Carol Golden introduced Obama at the event. During her speech, Obama echoed many of the same themes from her speech at the Democratic National Convention in early September, including growing up in a working class family and making her way to Princeton. She discussed her husband’s accomplishments, such as ending the War in Iraq, enacting health care reform and killing Osama bin Laden.
She also called on attendees to travel to Pennsylvania, a swing state, to volunteer for the campaign. Obama said she saw her former roommates at the event and joked about the debt from her student loans that she was still paying off many years after graduating from the University.
“When we were first married ... our combined monthly student loan bills were actually higher than our mortgage. Thank you, Princeton. Just kidding,” Obama said to laughter from the audience.
The event cost $1,000 to attend, and donors who paid $10,000 had the opportunity to take a photograph with Obama. Alumni and supporters who were invited were given the option to either simply pay for themselves to enter, pay for themselves and someone else or pay for someone else’s entrance. Many alumni paid for students to attend. The event’s host committee contacted the University to ask for recommendations for students. The University then invited “leaders of the Princeton community,” according to the invitation students received.
Students who were invited included Jessie Liu ’14, Imani Oliver ’14, Adoley Ammah-Tagoe ’14, Dimitris Papaconstantinou ’13, Lovia Gyarkye ’16, Chiraag Galaiya ’13, Lina Saud ’15, Andrew Sondern ’15, Catherine Ettman ’13, Caleb Kennedy ’14, Adam Safadi ’14, Deesha Sarma ’13, Brittany Sanders ’13, Carolyn Yang ’15, Brendan Bertagnoll ’13 and Joie Hand ’13. Sanders is the editorial board chair, and Kennedy is a senior writer for The Daily Princetonian.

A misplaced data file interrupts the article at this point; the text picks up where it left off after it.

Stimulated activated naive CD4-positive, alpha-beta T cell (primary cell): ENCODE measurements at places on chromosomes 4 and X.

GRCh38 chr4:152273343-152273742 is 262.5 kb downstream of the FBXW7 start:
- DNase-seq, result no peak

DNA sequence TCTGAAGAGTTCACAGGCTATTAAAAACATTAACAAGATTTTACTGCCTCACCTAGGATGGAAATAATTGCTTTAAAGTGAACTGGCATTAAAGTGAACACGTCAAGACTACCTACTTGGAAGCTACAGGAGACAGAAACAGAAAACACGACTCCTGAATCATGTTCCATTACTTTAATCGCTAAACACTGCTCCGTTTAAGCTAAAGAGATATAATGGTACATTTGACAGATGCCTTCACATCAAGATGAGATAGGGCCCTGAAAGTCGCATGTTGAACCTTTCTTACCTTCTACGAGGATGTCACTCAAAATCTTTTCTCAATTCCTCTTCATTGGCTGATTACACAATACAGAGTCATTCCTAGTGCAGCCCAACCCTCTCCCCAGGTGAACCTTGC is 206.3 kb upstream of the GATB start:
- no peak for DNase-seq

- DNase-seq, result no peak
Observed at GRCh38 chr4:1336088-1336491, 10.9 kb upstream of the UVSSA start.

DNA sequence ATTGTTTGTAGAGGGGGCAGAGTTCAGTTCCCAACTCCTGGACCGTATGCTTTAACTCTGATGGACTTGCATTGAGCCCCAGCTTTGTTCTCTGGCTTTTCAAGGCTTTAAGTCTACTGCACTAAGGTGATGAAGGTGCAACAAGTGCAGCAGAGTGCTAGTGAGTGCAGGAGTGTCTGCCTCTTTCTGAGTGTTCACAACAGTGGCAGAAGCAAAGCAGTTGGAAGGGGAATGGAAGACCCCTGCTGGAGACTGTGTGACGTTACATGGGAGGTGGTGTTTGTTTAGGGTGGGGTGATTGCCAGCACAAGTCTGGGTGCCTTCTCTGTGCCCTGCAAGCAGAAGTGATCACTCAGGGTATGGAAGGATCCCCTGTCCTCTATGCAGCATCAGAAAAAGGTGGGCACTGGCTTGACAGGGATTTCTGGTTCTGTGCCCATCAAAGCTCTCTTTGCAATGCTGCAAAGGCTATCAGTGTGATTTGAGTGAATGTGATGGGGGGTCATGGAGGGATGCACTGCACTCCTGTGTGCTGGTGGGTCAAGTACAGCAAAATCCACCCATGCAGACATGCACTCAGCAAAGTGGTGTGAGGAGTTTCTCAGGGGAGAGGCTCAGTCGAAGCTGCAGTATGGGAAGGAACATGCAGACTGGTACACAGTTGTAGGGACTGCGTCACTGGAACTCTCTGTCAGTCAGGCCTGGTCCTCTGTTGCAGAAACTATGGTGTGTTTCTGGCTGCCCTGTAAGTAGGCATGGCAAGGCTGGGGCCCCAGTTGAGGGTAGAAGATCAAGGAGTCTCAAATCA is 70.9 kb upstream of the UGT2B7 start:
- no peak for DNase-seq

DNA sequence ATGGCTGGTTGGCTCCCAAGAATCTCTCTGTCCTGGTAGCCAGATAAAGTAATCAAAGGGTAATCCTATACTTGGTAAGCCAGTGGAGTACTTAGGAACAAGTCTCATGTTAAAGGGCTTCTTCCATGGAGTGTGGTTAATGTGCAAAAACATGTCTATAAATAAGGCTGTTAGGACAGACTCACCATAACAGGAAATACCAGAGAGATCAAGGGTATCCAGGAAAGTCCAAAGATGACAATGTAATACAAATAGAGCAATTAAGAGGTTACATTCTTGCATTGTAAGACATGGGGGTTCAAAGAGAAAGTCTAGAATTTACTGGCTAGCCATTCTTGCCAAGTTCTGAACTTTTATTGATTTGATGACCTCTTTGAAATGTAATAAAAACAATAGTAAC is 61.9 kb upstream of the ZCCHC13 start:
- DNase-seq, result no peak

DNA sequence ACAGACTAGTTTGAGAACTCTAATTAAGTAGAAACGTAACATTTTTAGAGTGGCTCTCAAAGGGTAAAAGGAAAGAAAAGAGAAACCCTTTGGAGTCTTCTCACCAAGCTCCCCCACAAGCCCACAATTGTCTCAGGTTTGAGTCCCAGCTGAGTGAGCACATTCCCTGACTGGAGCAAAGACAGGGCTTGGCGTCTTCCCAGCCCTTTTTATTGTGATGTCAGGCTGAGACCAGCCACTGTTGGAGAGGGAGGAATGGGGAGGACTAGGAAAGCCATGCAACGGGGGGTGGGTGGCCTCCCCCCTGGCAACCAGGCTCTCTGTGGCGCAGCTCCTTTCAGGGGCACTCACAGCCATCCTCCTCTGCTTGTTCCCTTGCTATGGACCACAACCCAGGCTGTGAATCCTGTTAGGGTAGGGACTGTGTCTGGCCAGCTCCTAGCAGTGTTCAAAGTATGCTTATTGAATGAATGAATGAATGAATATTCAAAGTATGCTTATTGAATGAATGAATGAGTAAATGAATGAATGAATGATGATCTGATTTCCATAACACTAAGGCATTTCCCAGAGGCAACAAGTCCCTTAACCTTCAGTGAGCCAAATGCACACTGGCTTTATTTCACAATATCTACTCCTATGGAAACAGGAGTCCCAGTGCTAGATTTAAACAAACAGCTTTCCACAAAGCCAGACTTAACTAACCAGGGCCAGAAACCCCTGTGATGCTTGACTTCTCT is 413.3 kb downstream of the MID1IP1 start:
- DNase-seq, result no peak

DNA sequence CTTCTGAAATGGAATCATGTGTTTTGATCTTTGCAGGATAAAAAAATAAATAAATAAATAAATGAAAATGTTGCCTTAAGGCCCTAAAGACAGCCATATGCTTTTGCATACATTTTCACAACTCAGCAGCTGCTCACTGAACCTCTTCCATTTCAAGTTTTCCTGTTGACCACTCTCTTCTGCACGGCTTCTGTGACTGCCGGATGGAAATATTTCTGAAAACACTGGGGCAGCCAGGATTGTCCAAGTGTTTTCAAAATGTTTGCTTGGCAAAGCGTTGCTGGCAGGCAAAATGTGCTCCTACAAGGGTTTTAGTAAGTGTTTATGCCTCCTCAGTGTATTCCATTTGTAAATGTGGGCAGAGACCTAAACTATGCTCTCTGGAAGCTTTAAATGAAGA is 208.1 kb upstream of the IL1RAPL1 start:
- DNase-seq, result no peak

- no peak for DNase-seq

Men’s basketball head coach Mitch Henderson ’98 attended with guard Chris Clement ’14 and center Mack Darrow ’13. Women’s basketball head coach Courtney Banghart attended with forwards Niveen Rasheed ’13 and Mariah Smith ’15. Banghart said she had been invited by Robinson.
Clement said it was fun attending the event with Darrow.
“The people there were really high profile so it can be kind of intimidating to go up to by yourself, so it was good to have a teammate there,” Clement said. He added he enjoyed meeting alumni and former basketball players such as Steve Mills ’81.
Some other students attended as special guests of Tilghman’s, while others paid the entrance charge and some — including Phil McNeal ’14, Eric Weiser ’13, Spencer Caton ‘14 and Charmaine Lee ’14 — played a jazz quartet at the event.
Caton said the quartet arrived early to set up its equipment and that its large items were sniffed by security dogs.
“From then on, it was pretty much a standard gig,” said Caton, who noted that a crowd of about 40-50 people stood by the band listening to them play.
According to Caton, the event’s organizers contacted the University’s jazz program to ask for a student quartet, and Caton and his band mates were in turn contacted by the jazz program.
Many students who sat in the front row, such as Rasheed, got to shake Obama’s hands.
“Michelle talked about Barack’s qualities that make him so amazing,” Rasheed said. “She explained that he isn’t satisfied yet and needs four more years to finish what he started.”
The event was scheduled to start at 11:45 a.m., but Obama did not arrive until close to 2 p.m. At that time, a Township Police car blocked the road as she was arriving, and a trail of police cars with lights flashing arrived, followed by two SUVs. Police and Secret Service then asked press and members of the public observing from across the street in public property to clear the premises.
Staff writers Courtney Balgobin, Michael Granovetter, Lydia Lim and Marcelo Rochabrun contributed reporting.